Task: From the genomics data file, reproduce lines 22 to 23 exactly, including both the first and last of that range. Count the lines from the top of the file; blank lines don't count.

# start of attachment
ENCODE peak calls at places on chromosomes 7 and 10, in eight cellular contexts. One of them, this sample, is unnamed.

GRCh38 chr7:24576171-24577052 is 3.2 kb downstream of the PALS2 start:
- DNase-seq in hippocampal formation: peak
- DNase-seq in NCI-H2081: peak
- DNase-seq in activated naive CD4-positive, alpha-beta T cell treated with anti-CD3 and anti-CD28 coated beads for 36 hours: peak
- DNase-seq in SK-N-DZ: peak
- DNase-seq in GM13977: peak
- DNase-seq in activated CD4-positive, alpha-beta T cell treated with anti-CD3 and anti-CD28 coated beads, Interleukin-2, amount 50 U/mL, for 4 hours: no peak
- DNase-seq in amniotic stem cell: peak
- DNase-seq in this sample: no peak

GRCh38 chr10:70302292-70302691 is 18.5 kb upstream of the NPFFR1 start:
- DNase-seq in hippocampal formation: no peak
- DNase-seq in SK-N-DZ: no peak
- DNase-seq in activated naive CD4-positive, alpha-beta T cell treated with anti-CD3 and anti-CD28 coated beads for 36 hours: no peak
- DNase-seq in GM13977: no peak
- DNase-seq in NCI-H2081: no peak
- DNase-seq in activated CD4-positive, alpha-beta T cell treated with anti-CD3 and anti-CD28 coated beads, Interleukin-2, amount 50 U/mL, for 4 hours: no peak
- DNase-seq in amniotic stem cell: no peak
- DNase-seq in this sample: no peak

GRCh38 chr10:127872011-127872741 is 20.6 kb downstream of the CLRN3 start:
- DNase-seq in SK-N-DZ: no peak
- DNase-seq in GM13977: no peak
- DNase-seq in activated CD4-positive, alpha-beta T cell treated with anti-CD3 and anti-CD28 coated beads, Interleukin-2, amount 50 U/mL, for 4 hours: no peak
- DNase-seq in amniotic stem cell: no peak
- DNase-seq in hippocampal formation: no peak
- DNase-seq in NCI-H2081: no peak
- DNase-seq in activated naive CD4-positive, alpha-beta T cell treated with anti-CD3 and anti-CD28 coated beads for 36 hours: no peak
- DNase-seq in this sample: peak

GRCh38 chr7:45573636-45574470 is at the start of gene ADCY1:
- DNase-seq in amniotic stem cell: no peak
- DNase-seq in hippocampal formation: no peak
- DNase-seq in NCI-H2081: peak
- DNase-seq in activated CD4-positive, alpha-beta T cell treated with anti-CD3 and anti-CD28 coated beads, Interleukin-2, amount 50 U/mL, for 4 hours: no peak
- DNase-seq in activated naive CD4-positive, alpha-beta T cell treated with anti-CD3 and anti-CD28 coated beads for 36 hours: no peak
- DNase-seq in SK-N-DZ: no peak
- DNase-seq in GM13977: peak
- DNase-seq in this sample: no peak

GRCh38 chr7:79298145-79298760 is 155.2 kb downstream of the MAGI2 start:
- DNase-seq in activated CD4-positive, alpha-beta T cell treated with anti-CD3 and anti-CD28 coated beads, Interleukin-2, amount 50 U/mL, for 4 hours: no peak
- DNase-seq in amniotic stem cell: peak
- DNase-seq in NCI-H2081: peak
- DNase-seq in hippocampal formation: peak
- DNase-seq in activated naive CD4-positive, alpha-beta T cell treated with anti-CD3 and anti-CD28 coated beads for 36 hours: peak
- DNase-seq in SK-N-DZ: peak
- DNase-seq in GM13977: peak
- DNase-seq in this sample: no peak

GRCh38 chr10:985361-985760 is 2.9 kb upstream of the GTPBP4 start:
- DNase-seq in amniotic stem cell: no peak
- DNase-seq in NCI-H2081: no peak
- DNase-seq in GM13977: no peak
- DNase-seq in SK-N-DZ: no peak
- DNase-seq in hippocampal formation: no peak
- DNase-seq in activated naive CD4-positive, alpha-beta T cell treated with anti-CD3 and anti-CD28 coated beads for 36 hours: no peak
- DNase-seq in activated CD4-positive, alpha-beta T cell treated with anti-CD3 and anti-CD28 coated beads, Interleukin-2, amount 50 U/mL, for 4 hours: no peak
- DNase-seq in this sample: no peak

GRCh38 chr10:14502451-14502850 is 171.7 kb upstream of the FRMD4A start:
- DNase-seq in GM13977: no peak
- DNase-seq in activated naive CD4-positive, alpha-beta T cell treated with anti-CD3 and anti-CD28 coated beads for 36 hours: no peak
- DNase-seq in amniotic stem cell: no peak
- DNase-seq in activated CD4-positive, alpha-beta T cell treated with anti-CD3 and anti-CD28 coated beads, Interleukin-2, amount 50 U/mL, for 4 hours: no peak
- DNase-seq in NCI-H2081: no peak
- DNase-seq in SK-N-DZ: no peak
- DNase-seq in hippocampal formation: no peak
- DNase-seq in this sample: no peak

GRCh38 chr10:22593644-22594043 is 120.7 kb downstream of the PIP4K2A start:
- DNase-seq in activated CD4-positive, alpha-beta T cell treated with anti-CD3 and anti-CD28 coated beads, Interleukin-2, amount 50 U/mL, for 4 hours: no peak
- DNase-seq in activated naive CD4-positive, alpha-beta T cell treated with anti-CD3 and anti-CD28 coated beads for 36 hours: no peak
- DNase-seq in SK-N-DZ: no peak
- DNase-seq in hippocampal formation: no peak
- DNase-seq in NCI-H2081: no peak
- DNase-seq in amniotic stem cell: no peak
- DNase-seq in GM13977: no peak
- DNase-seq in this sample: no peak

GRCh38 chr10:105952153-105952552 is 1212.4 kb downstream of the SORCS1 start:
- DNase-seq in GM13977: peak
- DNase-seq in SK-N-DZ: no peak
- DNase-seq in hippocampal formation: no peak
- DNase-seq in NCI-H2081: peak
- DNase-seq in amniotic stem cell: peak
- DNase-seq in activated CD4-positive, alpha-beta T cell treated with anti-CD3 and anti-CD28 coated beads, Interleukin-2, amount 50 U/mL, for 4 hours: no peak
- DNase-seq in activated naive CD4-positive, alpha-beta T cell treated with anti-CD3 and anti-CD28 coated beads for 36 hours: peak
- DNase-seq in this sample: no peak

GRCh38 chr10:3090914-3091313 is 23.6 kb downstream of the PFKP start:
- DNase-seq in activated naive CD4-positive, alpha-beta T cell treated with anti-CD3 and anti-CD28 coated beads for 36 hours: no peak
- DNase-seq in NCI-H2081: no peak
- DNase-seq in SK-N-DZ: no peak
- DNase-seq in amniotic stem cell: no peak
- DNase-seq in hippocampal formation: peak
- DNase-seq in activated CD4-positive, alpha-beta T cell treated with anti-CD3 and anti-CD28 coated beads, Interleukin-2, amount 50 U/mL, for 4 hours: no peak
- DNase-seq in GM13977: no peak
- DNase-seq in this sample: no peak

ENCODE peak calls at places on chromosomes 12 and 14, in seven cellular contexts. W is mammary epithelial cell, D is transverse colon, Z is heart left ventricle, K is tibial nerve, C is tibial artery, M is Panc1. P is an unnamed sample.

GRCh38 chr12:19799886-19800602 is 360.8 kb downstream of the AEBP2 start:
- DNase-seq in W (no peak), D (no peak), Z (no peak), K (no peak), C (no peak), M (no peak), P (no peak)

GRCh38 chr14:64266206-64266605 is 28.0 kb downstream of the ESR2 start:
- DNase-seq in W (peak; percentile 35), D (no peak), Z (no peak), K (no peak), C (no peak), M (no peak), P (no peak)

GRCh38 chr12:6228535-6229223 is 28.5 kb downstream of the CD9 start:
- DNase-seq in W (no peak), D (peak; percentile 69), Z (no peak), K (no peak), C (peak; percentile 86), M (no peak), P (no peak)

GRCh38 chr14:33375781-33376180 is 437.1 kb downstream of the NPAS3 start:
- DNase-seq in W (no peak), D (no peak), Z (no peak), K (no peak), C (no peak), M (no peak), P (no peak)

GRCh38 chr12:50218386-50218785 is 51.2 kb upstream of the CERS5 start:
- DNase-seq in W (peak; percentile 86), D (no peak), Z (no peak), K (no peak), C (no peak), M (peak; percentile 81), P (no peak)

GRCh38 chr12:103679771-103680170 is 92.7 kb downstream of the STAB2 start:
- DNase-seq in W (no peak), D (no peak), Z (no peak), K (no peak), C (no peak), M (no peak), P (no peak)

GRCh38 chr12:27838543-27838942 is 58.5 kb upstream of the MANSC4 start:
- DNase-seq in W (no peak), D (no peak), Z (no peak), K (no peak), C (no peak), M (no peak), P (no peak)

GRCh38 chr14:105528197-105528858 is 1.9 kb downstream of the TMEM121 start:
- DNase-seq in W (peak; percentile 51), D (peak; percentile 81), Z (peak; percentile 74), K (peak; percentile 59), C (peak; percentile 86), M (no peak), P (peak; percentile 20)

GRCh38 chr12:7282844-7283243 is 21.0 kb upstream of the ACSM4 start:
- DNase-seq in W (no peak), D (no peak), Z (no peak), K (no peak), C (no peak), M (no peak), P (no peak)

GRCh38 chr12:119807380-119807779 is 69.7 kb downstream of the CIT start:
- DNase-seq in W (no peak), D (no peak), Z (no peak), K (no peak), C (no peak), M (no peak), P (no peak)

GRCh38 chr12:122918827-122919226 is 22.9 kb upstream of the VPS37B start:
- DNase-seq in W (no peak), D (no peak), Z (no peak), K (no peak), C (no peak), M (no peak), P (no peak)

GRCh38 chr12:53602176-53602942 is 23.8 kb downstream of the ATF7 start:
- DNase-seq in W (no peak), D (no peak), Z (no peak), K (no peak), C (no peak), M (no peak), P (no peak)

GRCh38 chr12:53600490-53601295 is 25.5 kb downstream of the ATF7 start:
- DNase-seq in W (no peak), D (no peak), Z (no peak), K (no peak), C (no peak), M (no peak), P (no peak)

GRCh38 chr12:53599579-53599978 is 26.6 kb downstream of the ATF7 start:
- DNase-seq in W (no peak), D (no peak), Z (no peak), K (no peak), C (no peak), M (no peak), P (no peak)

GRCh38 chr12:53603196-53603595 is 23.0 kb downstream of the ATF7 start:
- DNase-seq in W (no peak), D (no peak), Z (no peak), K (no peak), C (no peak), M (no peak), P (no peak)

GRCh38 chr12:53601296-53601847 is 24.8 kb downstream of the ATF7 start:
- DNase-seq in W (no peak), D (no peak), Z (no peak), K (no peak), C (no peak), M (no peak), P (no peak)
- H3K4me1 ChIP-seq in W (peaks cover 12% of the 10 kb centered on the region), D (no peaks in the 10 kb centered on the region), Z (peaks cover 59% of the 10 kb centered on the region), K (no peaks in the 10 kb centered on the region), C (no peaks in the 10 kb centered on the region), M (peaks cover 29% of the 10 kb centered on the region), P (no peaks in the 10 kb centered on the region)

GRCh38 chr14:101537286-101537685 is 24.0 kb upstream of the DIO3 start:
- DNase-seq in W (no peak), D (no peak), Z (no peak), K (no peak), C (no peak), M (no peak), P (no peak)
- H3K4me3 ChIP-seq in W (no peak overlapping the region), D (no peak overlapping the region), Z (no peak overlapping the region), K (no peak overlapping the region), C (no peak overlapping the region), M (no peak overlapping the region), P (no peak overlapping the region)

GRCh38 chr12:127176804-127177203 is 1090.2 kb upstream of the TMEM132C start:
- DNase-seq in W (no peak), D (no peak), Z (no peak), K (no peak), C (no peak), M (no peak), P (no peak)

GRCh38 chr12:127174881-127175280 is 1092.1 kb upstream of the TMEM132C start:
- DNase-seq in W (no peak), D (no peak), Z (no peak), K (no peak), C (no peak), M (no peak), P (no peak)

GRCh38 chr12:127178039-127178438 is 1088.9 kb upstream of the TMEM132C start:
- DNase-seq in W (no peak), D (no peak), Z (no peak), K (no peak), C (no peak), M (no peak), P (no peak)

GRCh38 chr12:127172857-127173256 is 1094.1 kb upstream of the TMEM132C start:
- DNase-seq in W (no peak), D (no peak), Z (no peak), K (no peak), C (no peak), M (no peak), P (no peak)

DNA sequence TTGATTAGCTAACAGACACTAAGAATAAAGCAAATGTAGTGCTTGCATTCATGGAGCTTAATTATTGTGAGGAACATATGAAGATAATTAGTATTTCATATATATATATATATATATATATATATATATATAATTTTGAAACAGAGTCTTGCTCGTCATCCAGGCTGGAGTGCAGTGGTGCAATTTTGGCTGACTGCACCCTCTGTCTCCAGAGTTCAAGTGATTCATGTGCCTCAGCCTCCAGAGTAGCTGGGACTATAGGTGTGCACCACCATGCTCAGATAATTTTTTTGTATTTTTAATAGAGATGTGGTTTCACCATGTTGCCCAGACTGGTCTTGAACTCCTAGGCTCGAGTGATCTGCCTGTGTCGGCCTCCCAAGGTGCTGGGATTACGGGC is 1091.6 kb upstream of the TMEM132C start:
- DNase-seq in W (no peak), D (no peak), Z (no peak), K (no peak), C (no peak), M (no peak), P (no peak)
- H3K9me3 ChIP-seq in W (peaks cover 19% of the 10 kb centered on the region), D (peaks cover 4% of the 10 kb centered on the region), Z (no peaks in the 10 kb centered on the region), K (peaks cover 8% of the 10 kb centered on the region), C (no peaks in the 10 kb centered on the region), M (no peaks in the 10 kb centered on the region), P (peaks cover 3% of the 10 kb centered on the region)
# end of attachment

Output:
- DNase-seq in GM13977: no peak
- DNase-seq in activated CD4-positive, alpha-beta T cell treated with anti-CD3 and anti-CD28 coated beads, Interleukin-2, amount 50 U/mL, for 4 hours: no peak